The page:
Exposure and airway effects of seafood industry workers in northern Norway

J Occup Environ Med. 2005 May;47(5):482-92. doi: 10.1097/01.jom.0000161732.96555.2b.


Objective: In this study, we explored airway symptoms and exposure to bioaerosols and exhaust gases in seafood industry plants.

Methods: The study details the results from personal and environmental exposure measurements (17 plants), a questionnaire (n = 984), and clinical examinations (n = 225).

Results: The workers were exposed to allergens, endotoxins, molds, and exhaust. The 1-year prevalence of work-related airway symptoms was 42.8% for production workers and 25.9% for administrative workers. Mean levels of forced expiratory volume in 1 second and forced vital capacity were less than the predicted values in all exposed nonsmoker groups. A total of 20.5% had increased levels of total IgE (>/=100 kU/L). Specific IgE-mediated reactions seemed to be relevant only in the shrimp industry.

Conclusions: Seafood industry workers showed a high prevalence of work-related airway symptoms. Further research on the relationship between exposure and effects is necessary.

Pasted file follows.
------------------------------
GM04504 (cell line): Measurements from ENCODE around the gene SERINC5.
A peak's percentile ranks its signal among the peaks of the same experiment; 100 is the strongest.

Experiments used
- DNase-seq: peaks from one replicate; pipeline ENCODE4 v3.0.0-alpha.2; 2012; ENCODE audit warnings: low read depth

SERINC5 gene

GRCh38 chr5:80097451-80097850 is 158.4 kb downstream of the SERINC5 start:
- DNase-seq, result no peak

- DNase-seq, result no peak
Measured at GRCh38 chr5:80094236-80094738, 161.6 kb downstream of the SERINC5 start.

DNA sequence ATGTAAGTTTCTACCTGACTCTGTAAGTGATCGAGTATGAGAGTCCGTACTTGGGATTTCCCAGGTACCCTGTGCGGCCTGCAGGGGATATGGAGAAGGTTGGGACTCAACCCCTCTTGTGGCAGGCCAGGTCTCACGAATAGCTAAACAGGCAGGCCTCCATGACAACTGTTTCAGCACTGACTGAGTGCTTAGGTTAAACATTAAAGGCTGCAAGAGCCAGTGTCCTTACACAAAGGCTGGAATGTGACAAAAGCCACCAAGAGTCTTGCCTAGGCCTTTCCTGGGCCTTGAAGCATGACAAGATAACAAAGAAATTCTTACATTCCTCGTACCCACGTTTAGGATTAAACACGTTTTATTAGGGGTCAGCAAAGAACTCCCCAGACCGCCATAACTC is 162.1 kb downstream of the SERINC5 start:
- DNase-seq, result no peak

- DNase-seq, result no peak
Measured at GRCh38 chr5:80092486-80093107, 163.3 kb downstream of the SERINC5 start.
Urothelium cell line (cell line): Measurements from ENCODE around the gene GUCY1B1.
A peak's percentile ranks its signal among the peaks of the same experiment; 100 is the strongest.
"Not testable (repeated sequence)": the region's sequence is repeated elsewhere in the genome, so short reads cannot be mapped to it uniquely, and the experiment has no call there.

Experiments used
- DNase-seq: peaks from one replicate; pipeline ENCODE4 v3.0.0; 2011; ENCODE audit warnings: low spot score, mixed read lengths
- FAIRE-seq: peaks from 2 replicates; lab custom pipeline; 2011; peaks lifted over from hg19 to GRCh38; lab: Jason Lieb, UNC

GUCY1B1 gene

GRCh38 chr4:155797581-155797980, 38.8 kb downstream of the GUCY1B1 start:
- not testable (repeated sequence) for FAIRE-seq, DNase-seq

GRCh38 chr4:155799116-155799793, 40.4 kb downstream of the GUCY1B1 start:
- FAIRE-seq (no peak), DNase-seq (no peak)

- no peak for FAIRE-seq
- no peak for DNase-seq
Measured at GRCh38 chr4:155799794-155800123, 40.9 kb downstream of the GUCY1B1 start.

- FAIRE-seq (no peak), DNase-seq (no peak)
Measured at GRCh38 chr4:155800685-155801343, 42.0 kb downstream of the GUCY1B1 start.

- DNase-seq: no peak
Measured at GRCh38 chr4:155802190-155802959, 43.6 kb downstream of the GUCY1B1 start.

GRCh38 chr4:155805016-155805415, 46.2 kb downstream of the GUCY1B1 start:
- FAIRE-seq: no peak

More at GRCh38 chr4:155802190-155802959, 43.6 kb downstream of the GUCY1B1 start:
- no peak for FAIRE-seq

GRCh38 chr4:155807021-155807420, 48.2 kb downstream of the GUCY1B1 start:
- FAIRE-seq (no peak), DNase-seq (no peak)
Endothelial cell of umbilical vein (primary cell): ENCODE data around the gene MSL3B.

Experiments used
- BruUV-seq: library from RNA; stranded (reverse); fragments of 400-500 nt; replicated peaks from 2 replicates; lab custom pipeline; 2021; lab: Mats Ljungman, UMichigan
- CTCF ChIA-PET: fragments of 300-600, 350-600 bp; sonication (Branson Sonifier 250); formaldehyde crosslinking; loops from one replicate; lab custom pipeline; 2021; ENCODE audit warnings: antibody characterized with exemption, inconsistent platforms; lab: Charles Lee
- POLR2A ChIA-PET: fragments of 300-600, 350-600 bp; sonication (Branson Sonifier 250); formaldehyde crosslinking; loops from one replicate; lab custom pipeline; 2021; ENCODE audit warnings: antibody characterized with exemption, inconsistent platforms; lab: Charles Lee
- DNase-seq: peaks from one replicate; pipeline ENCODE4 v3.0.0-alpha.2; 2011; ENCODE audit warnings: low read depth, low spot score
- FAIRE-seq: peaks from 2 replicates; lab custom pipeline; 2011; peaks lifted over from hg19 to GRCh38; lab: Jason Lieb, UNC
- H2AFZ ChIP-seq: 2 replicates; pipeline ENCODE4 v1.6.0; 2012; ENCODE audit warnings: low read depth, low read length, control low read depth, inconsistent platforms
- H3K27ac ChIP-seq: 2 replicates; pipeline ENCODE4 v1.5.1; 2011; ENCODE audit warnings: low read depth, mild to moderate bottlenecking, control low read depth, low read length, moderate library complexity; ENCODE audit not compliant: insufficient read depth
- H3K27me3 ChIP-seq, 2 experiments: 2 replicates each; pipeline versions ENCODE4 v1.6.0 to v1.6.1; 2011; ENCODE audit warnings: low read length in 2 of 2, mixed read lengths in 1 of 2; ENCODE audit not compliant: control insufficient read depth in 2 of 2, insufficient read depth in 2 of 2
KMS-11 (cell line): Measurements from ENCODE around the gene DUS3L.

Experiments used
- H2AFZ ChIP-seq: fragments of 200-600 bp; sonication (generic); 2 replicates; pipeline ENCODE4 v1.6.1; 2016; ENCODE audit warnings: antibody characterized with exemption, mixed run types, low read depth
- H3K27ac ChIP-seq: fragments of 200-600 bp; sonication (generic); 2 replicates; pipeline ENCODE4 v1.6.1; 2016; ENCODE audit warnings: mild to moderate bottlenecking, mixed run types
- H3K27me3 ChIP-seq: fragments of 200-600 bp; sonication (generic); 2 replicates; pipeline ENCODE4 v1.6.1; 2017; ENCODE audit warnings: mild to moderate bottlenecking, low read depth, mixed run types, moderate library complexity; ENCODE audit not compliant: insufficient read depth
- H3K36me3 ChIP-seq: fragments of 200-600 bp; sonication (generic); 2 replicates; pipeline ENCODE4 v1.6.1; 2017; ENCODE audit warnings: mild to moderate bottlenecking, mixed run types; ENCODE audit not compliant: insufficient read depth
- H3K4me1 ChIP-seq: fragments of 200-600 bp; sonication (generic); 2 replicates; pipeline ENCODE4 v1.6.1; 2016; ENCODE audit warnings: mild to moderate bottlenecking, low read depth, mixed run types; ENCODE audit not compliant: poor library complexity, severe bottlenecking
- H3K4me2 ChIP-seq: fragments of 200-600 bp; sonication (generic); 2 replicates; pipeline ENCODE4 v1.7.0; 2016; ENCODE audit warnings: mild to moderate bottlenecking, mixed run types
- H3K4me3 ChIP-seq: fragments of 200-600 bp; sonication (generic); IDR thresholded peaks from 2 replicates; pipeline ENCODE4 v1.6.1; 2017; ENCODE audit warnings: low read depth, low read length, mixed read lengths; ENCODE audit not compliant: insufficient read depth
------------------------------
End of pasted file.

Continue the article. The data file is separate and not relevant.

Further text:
Publication types

  • Research Support, Non-U.S. Gov't

MeSH terms

  • Adult
  • Air Pollutants, Occupational / analysis
  • Female
  • Food-Processing Industry / statistics & numerical data*
  • Health Surveys
  • Humans
  • Immunoglobulin E / metabolism
  • Male
  • Norway / epidemiology
  • Occupational Diseases / diagnosis
  • Occupational Diseases / epidemiology*
  • Occupational Diseases / immunology
  • Occupational Diseases / metabolism
  • Occupational Exposure / statistics & numerical data*
  • Prevalence
  • Respiratory Function Tests
  • Respiratory Tract Diseases / diagnosis
  • Respiratory Tract Diseases / epidemiology*
  • Respiratory Tract Diseases / immunology
  • Respiratory Tract Diseases / metabolism
  • Seafood / statistics & numerical data
  • Seafood / toxicity*
  • Sex Distribution


  • Air Pollutants, Occupational
  • Immunoglobulin E